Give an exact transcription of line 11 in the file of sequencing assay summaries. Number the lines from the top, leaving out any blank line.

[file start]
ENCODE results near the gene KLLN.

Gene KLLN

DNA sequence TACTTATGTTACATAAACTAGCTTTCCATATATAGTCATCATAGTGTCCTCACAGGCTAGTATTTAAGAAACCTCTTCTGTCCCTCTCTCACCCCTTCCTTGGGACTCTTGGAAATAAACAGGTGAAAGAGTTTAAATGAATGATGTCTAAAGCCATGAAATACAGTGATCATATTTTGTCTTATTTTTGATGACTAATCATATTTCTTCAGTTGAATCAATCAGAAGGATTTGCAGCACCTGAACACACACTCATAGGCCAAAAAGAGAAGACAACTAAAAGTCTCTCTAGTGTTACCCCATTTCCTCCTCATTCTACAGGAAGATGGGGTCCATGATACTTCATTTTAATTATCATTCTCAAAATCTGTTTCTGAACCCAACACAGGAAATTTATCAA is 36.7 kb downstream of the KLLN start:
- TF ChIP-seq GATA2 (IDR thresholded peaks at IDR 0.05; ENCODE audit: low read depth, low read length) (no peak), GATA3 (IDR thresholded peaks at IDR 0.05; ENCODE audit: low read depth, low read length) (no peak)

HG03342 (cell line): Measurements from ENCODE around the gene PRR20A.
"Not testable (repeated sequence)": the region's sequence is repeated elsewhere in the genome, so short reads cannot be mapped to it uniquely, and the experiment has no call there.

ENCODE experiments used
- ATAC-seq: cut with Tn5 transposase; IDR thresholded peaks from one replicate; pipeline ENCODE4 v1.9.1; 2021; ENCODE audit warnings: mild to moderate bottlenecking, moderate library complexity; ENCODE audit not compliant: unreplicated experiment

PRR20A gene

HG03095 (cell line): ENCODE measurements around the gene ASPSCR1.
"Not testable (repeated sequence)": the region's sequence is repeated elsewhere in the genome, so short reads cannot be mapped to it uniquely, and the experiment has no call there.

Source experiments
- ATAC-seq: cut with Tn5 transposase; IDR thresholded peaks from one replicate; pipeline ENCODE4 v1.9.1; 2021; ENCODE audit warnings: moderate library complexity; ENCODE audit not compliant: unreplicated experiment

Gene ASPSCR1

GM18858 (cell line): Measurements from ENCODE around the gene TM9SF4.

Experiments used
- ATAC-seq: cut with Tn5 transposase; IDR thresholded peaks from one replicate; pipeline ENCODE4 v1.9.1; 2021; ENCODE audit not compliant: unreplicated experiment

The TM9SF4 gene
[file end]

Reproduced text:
"Not testable (repeated sequence)": the region's sequence is repeated elsewhere in the genome, so short reads cannot be mapped to it uniquely, and the experiment has no call there.